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TRACKLISTING:
1. A Child & A Well (4:46)
2. The Fall (5:27)
3. Man & Angel (5:30)
4. Little Town (5:31)
5. Run Free You Idiot (4:13)
6. Empty Promises (4:41)
7. The Postman (6:21)
8. A Fantasy (8:42)

LINEUP:
Julia Feldman – vocals
Udi Horev – guitar
Dvir Katz – flute
Yuri Tulchinsky – keyboards
Avi Cohen-Hillel – bass guitar
Michael Gorodinsky – drums

With:
Udi Koomran – electronics (8)

In spite of their name (Latin for “fake music”, referring to the use of notes lying outside the “true music” system as established by Guido D’Arezzo), there is nothing fake or contrived about Musica Ficta, an Israeli six-piece formed in 2003 by guitarist and composer Udi Horev. Their debut album, A Child & A Well (English translation of the Hebrew Yeled Vebeer) was originally recorded in 2005, but only released on the international market in 2012, on the Fading Records subdivision of  AltrOck Productions – thanks to renowned sound engineer Udi Koomran’s close relationship with the cutting-edge Italian label. Koomran, who mastered the album, also guests on one track; while Paolo “Ske” Botta is responsible for the stylish graphics.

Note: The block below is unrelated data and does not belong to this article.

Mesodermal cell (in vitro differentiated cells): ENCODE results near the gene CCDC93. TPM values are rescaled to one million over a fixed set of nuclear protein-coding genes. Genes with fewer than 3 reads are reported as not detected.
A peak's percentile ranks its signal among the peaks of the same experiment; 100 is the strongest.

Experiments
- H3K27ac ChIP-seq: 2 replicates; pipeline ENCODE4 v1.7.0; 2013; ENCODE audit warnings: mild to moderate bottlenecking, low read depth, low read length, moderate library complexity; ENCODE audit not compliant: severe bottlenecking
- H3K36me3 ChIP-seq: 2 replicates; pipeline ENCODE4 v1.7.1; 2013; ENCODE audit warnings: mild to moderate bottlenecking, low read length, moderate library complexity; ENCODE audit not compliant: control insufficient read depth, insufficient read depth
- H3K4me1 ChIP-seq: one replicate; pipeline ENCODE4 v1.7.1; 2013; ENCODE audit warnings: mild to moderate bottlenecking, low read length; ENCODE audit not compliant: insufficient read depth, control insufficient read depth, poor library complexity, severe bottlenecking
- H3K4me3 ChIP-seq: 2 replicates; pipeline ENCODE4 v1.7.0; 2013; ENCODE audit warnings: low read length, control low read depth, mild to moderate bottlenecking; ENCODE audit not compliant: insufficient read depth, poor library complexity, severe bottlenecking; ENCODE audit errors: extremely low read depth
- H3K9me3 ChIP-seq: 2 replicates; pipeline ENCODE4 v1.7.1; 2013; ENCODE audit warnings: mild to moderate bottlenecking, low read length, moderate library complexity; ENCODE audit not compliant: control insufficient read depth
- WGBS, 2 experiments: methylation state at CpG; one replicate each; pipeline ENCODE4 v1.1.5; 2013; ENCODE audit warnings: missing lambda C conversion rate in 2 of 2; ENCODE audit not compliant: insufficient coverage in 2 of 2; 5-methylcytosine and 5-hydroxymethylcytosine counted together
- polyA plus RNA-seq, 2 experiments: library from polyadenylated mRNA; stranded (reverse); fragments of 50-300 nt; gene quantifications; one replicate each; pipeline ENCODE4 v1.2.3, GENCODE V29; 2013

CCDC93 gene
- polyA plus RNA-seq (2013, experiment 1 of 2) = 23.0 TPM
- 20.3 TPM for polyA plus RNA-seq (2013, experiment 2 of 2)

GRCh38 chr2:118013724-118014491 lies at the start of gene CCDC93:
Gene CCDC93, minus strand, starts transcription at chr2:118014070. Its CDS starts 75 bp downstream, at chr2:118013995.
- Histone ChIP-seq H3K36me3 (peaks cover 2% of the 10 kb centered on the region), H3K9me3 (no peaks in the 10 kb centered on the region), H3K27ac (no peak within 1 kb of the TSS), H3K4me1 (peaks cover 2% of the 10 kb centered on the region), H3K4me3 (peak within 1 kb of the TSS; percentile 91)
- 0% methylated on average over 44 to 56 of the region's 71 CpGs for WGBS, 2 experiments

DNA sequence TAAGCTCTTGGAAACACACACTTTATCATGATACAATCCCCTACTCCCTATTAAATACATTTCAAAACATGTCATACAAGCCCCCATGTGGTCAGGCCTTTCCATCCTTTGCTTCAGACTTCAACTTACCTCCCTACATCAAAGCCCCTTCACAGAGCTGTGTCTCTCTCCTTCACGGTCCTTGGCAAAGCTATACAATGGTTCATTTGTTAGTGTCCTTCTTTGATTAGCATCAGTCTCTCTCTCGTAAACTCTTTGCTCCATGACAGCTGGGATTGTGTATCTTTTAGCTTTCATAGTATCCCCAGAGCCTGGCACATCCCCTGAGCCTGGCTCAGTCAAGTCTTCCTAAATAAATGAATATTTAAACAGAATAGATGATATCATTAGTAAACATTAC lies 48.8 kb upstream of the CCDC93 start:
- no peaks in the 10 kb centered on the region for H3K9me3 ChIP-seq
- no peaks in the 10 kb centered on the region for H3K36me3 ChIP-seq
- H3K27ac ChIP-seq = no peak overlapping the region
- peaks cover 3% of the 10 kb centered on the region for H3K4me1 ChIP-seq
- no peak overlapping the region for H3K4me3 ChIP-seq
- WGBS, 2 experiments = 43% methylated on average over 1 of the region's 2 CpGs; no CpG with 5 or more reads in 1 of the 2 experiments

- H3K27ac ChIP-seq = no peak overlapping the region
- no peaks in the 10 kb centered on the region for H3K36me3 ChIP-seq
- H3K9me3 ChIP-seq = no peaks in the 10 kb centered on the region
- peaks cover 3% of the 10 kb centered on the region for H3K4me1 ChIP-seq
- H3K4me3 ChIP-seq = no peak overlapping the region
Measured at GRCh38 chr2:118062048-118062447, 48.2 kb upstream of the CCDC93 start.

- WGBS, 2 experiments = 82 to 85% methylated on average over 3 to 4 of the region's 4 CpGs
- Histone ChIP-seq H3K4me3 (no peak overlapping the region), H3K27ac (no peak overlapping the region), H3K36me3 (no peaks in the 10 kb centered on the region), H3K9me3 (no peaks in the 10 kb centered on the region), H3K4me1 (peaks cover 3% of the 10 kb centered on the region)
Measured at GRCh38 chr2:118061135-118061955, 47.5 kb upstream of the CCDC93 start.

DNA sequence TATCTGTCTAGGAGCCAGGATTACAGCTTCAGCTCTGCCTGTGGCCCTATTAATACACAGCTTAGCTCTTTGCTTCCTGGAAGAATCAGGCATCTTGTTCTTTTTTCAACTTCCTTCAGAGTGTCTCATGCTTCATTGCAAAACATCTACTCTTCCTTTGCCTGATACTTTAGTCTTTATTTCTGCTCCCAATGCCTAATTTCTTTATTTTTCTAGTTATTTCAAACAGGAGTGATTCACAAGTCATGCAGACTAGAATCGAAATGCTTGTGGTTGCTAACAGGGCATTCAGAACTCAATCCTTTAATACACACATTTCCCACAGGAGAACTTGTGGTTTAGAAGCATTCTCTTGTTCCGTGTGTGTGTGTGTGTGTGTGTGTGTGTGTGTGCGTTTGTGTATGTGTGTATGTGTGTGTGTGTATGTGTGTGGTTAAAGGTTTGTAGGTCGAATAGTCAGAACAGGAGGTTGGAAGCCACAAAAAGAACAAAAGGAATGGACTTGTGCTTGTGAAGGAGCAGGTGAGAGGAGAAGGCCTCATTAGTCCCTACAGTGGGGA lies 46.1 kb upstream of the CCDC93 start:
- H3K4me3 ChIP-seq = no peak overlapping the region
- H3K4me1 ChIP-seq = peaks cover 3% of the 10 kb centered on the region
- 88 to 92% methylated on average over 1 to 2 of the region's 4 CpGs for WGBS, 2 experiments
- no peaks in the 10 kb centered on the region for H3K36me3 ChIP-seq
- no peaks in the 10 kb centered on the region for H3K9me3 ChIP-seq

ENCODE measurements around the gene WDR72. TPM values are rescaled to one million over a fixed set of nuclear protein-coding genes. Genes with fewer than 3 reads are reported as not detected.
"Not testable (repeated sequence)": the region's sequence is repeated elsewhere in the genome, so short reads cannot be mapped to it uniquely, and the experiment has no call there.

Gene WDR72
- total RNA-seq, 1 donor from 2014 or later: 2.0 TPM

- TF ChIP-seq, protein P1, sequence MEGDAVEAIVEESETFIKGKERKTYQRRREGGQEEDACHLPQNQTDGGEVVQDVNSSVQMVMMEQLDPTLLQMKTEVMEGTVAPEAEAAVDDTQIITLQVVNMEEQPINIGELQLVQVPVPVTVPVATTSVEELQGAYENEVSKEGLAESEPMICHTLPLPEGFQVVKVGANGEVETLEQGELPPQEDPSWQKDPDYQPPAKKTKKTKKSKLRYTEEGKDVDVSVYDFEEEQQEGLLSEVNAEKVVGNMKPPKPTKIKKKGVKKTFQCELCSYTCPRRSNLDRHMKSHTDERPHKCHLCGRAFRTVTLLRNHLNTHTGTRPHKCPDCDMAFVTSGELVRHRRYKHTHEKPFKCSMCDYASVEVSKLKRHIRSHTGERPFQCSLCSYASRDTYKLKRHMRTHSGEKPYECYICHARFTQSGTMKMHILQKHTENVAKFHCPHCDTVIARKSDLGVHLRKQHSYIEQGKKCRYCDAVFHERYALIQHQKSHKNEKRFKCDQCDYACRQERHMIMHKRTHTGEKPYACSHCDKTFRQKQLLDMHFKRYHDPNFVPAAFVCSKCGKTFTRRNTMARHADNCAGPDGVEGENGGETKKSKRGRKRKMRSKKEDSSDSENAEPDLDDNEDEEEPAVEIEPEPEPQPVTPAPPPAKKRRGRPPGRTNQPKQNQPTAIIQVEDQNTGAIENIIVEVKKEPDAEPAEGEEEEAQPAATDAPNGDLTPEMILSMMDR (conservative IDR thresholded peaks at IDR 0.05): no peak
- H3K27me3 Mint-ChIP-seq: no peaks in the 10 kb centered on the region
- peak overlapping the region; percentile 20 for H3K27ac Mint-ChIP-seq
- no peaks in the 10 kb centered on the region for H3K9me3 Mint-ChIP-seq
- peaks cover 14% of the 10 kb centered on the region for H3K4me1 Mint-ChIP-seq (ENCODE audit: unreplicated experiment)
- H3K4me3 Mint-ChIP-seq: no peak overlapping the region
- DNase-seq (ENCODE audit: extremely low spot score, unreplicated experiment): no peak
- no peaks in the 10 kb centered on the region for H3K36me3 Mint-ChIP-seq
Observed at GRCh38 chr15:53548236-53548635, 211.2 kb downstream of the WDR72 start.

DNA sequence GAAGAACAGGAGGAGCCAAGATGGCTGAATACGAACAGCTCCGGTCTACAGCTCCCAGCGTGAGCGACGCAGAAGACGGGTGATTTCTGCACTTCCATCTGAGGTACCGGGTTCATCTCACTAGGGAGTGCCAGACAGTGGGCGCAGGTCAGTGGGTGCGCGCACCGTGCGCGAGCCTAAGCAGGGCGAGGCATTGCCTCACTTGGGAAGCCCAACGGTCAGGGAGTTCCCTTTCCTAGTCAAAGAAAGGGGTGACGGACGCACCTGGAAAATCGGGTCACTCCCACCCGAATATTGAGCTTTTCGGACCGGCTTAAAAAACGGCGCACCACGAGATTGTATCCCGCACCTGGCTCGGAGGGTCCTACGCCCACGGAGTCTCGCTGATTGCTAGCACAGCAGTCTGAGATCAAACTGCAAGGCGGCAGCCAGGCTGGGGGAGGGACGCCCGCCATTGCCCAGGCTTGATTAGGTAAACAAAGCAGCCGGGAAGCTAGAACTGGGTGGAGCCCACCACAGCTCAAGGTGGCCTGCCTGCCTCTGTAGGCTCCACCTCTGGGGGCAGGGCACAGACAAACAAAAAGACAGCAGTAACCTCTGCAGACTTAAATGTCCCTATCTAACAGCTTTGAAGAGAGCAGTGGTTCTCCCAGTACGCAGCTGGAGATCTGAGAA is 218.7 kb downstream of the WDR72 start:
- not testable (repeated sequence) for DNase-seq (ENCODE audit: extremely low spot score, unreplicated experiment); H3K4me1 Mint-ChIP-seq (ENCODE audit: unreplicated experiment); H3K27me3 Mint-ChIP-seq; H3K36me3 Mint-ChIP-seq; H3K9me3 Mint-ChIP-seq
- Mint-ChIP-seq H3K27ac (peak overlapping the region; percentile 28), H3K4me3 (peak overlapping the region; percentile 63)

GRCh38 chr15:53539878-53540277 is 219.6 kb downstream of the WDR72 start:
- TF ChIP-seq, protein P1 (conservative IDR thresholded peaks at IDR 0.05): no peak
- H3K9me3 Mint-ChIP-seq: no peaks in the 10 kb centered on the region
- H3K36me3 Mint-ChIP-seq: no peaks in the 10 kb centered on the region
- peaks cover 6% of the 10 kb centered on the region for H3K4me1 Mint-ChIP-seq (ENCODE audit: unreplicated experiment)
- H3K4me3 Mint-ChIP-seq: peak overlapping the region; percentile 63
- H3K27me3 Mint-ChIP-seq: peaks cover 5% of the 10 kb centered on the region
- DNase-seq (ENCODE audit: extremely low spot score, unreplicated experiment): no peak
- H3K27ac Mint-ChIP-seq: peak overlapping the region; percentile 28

Musica Ficta are a supergroup of sorts, featuring the considerable talents of Russian-born jazz singer Julia Feldman and flutist/composer Dvir Katz, known on the jazz scene as the leader of Chameleon Trio. The other band members (original keyboardist Yuri Tulchinsky was replaced by Omer Rizi just after the recording of the album) are also obviously very talented, and well-versed in a wide range of musical modes besides rock. This should not come as news to anyone familiar with the small but thriving Israeli progressive music scene, which last year produced one of the classiest “retro-prog” albums of 2011, Sanhedrin’s Ever After, and can boast of a strikingly original prog metal band such as Orphaned Land.